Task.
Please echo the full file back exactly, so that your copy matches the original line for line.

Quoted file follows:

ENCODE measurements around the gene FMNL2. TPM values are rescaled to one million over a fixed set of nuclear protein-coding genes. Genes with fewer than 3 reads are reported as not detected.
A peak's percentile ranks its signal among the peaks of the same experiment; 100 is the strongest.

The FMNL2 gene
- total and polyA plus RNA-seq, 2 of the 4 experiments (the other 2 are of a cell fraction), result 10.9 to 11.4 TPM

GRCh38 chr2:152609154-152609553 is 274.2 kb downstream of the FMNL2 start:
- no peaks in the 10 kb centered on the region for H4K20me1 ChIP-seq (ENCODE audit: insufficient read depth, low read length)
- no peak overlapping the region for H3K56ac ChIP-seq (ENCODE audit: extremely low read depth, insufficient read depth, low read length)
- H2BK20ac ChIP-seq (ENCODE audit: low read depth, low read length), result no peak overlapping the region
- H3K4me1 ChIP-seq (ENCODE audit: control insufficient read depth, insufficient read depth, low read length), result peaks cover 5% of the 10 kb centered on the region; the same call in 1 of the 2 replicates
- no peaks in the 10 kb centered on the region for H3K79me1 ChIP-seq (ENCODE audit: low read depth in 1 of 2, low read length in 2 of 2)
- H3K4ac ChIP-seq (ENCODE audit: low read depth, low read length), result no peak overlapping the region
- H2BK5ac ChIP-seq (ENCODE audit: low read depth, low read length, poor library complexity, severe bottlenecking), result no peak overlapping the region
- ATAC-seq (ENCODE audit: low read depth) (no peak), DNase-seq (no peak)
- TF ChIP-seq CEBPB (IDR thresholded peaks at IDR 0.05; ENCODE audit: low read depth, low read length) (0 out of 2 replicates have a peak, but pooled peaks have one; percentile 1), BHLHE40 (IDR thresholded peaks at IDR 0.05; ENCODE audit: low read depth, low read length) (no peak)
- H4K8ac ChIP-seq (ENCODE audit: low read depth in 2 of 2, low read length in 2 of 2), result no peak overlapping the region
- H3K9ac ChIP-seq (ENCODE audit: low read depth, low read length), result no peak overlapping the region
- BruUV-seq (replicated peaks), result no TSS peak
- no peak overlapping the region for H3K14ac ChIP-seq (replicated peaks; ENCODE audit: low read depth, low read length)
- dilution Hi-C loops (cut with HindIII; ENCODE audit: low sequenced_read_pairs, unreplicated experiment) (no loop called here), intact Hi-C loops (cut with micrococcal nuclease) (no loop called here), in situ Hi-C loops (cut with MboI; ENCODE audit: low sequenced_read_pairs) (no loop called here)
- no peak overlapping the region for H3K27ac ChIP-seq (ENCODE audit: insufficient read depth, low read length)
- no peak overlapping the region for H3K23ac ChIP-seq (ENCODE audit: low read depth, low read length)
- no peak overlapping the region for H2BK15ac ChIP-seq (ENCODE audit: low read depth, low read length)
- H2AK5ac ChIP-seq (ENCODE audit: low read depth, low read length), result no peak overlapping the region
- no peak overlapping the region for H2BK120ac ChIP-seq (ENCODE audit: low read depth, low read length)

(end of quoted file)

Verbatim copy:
ENCODE measurements around the gene FMNL2. TPM values are rescaled to one million over a fixed set of nuclear protein-coding genes. Genes with fewer than 3 reads are reported as not detected.
A peak's percentile ranks its signal among the peaks of the same experiment; 100 is the strongest.

The FMNL2 gene
- total and polyA plus RNA-seq, 2 of the 4 experiments (the other 2 are of a cell fraction), result 10.9 to 11.4 TPM

GRCh38 chr2:152609154-152609553 is 274.2 kb downstream of the FMNL2 start:
- no peaks in the 10 kb centered on the region for H4K20me1 ChIP-seq (ENCODE audit: insufficient read depth, low read length)
- no peak overlapping the region for H3K56ac ChIP-seq (ENCODE audit: extremely low read depth, insufficient read depth, low read length)
- H2BK20ac ChIP-seq (ENCODE audit: low read depth, low read length), result no peak overlapping the region
- H3K4me1 ChIP-seq (ENCODE audit: control insufficient read depth, insufficient read depth, low read length), result peaks cover 5% of the 10 kb centered on the region; the same call in 1 of the 2 replicates
- no peaks in the 10 kb centered on the region for H3K79me1 ChIP-seq (ENCODE audit: low read depth in 1 of 2, low read length in 2 of 2)
- H3K4ac ChIP-seq (ENCODE audit: low read depth, low read length), result no peak overlapping the region
- H2BK5ac ChIP-seq (ENCODE audit: low read depth, low read length, poor library complexity, severe bottlenecking), result no peak overlapping the region
- ATAC-seq (ENCODE audit: low read depth) (no peak), DNase-seq (no peak)
- TF ChIP-seq CEBPB (IDR thresholded peaks at IDR 0.05; ENCODE audit: low read depth, low read length) (0 out of 2 replicates have a peak, but pooled peaks have one; percentile 1), BHLHE40 (IDR thresholded peaks at IDR 0.05; ENCODE audit: low read depth, low read length) (no peak)
- H4K8ac ChIP-seq (ENCODE audit: low read depth in 2 of 2, low read length in 2 of 2), result no peak overlapping the region
- H3K9ac ChIP-seq (ENCODE audit: low read depth, low read length), result no peak overlapping the region
- BruUV-seq (replicated peaks), result no TSS peak
- no peak overlapping the region for H3K14ac ChIP-seq (replicated peaks; ENCODE audit: low read depth, low read length)
- dilution Hi-C loops (cut with HindIII; ENCODE audit: low sequenced_read_pairs, unreplicated experiment) (no loop called here), intact Hi-C loops (cut with micrococcal nuclease) (no loop called here), in situ Hi-C loops (cut with MboI; ENCODE audit: low sequenced_read_pairs) (no loop called here)
- no peak overlapping the region for H3K27ac ChIP-seq (ENCODE audit: insufficient read depth, low read length)
- no peak overlapping the region for H3K23ac ChIP-seq (ENCODE audit: low read depth, low read length)
- no peak overlapping the region for H2BK15ac ChIP-seq (ENCODE audit: low read depth, low read length)
- H2AK5ac ChIP-seq (ENCODE audit: low read depth, low read length), result no peak overlapping the region
- no peak overlapping the region for H2BK120ac ChIP-seq (ENCODE audit: low read depth, low read length)